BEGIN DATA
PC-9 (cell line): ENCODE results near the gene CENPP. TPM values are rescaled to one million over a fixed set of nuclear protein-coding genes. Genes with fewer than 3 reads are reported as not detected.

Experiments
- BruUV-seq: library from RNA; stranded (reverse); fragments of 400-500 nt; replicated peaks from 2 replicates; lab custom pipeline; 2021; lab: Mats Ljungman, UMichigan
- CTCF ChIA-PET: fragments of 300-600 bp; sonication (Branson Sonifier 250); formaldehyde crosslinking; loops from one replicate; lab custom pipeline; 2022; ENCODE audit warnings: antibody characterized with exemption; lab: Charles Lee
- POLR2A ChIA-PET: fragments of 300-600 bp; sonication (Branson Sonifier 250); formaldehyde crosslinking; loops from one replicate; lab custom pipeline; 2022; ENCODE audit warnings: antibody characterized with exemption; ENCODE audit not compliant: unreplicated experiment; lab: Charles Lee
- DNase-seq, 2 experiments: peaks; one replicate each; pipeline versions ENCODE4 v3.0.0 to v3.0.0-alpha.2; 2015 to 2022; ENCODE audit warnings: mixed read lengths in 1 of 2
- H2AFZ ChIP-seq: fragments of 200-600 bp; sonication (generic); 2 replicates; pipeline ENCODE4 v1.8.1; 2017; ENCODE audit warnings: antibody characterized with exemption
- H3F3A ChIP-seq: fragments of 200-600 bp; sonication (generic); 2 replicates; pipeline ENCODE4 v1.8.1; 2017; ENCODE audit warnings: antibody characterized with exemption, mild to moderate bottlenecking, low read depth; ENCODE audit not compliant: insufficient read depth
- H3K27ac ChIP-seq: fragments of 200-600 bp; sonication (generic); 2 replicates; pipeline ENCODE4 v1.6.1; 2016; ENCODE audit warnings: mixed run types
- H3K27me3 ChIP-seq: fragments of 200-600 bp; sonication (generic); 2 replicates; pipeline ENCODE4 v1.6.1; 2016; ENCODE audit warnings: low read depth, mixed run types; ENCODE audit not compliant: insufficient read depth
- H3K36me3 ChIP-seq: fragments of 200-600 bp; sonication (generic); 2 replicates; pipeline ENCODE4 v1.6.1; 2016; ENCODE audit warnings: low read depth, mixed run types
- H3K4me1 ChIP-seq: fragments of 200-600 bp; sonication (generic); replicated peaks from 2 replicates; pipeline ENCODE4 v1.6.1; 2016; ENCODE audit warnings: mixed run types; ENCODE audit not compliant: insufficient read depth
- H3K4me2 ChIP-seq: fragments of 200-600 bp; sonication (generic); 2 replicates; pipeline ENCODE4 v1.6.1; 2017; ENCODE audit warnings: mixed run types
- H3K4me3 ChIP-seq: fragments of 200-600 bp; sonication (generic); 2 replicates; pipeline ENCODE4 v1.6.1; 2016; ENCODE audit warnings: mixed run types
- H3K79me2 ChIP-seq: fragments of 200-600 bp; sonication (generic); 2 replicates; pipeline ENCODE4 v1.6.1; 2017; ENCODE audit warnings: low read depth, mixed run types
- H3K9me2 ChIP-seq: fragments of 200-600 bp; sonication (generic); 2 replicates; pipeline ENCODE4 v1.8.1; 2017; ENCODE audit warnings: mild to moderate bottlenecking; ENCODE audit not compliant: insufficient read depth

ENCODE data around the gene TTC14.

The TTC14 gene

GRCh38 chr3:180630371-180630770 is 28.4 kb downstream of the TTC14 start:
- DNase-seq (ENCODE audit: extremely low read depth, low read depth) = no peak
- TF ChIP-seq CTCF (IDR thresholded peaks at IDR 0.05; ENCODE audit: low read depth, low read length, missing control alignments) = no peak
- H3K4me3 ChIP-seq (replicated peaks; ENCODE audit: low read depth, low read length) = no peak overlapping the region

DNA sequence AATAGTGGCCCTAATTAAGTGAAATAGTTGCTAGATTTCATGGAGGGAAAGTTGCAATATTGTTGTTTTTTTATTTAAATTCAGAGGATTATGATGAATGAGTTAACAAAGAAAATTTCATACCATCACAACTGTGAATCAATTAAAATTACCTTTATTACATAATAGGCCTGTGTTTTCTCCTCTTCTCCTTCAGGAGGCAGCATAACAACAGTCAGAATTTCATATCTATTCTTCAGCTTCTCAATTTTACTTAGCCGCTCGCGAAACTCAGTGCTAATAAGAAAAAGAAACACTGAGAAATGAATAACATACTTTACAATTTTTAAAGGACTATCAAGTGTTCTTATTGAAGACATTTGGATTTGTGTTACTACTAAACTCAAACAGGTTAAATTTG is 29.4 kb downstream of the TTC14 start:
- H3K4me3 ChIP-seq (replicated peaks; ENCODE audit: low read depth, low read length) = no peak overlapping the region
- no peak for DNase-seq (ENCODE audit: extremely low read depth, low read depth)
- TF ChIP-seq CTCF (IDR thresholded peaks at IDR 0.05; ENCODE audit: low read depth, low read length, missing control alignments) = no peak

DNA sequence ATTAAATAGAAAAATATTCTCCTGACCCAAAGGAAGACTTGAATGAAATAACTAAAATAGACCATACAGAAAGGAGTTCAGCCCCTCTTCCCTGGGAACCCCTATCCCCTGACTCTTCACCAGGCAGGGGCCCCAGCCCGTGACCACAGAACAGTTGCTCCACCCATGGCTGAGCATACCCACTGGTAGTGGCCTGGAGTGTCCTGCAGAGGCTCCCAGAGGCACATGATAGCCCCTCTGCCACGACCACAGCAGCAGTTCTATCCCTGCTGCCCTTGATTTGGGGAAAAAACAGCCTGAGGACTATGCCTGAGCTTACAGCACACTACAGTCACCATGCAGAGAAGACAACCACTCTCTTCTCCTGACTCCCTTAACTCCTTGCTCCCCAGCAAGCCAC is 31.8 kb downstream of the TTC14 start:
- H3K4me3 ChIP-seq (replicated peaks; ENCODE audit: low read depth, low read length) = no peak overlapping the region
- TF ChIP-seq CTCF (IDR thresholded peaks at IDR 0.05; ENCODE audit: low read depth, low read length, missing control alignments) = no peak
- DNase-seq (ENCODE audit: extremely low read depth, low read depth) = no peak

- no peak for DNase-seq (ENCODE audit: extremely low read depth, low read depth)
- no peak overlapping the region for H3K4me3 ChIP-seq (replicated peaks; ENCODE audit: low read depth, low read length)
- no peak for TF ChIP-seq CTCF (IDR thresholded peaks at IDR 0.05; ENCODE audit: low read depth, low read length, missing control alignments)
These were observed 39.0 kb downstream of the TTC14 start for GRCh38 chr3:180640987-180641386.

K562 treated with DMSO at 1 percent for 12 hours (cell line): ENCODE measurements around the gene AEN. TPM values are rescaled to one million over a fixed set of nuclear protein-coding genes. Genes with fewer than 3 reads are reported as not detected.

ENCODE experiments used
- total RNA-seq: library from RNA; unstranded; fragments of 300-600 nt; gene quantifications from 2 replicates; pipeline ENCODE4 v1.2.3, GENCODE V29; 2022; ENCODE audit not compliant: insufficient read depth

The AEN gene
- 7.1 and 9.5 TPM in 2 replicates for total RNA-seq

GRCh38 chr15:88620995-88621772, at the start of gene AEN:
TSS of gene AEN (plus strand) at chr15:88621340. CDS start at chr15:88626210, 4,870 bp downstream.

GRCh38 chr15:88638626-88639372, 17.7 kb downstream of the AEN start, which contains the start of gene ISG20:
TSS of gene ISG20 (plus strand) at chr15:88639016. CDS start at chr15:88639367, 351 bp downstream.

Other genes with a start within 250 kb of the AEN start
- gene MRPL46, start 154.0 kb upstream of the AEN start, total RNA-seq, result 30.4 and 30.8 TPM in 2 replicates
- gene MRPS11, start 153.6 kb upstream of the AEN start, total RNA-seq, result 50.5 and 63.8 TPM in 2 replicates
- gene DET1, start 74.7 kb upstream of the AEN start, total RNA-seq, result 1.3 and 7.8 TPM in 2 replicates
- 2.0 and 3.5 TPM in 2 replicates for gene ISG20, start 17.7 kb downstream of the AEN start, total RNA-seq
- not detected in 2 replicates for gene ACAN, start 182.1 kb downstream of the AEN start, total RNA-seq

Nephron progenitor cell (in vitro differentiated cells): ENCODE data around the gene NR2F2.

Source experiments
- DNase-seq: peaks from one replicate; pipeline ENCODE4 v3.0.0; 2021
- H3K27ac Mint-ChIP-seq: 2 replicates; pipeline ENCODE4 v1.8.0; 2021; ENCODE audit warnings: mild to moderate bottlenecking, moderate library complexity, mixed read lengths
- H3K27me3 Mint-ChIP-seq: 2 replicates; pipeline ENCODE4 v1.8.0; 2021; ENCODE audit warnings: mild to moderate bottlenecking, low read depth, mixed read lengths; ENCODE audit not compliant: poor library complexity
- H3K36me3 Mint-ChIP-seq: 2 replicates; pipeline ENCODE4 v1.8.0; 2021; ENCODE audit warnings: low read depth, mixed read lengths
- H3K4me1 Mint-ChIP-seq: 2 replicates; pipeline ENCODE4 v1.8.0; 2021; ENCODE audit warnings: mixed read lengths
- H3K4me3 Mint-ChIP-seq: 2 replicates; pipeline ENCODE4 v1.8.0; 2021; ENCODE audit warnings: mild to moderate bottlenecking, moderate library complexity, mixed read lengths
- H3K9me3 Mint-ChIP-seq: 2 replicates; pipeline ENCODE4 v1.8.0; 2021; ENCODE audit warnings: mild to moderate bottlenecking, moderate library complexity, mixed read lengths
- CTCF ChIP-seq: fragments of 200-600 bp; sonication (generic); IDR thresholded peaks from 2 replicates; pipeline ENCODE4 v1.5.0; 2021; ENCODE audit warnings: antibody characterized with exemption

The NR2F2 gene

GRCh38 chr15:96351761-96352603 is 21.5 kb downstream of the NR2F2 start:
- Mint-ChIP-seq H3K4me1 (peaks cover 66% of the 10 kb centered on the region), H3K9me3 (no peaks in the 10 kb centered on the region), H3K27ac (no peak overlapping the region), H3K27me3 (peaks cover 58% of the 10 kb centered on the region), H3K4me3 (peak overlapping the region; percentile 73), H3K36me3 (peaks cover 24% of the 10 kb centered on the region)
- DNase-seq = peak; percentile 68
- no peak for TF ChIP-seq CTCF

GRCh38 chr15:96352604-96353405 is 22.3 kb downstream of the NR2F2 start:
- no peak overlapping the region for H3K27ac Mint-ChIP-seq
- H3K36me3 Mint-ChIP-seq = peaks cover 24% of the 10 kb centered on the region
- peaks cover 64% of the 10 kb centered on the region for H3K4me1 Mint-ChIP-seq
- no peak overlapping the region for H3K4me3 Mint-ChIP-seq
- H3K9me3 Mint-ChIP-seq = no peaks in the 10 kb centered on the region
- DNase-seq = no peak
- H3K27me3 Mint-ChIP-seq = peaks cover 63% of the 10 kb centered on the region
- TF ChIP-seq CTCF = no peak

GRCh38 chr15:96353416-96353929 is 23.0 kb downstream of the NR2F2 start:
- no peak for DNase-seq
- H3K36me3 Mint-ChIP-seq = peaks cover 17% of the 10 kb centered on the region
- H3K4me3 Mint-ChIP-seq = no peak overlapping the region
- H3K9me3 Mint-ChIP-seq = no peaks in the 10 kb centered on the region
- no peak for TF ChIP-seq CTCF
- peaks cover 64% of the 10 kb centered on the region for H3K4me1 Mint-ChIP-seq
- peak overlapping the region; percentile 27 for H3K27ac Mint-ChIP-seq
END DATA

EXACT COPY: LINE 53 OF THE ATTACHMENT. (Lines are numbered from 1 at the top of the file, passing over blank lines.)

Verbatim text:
- H3K27ac Mint-ChIP-seq: 2 replicates; pipeline ENCODE4 v1.8.0; 2021; ENCODE audit warnings: mild to moderate bottlenecking, moderate library complexity, mixed read lengths